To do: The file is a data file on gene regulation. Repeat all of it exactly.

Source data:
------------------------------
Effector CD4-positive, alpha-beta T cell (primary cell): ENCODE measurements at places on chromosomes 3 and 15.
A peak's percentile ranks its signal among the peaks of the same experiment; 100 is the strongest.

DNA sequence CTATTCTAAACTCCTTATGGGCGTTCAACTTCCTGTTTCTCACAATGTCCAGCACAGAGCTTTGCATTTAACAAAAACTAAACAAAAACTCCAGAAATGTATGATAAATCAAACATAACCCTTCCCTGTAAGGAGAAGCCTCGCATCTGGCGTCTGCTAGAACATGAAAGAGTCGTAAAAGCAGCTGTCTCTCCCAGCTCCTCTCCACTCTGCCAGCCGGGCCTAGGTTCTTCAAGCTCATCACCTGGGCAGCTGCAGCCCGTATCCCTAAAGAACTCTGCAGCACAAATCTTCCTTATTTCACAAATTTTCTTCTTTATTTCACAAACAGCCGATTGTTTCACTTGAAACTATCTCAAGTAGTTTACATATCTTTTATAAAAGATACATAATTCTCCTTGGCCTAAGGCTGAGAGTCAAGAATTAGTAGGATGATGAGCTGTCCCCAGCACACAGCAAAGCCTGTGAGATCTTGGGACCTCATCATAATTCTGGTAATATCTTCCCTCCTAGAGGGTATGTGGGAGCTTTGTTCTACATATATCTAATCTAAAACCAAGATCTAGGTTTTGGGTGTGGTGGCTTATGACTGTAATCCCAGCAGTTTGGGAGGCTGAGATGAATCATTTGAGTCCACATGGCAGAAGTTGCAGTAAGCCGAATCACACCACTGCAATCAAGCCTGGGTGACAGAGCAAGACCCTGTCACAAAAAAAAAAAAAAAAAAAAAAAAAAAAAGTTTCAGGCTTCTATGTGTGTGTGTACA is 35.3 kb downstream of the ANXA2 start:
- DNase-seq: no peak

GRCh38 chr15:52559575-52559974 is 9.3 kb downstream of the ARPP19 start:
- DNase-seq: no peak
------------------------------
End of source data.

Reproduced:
Effector CD4-positive, alpha-beta T cell (primary cell): ENCODE measurements at places on chromosomes 3 and 15.
A peak's percentile ranks its signal among the peaks of the same experiment; 100 is the strongest.

DNA sequence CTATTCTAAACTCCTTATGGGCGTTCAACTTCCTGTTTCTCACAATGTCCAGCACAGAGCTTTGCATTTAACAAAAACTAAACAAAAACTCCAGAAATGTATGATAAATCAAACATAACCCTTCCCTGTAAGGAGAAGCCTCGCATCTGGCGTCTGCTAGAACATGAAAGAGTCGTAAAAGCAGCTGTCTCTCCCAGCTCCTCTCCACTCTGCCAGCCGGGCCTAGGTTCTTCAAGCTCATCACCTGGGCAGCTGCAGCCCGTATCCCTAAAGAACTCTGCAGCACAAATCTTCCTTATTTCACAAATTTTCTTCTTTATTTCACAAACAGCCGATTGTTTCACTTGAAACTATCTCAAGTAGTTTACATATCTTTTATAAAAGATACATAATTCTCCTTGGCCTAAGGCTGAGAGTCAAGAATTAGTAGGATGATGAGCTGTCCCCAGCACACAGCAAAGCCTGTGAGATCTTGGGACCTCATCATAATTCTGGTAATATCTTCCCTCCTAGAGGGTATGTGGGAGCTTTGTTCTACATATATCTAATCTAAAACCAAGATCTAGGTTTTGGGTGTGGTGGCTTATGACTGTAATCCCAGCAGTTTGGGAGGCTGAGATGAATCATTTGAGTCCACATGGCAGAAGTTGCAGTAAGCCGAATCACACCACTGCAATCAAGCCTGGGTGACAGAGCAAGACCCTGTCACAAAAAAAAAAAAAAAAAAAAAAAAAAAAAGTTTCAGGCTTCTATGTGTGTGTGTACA is 35.3 kb downstream of the ANXA2 start:
- DNase-seq: no peak

GRCh38 chr15:52559575-52559974 is 9.3 kb downstream of the ARPP19 start:
- DNase-seq: no peak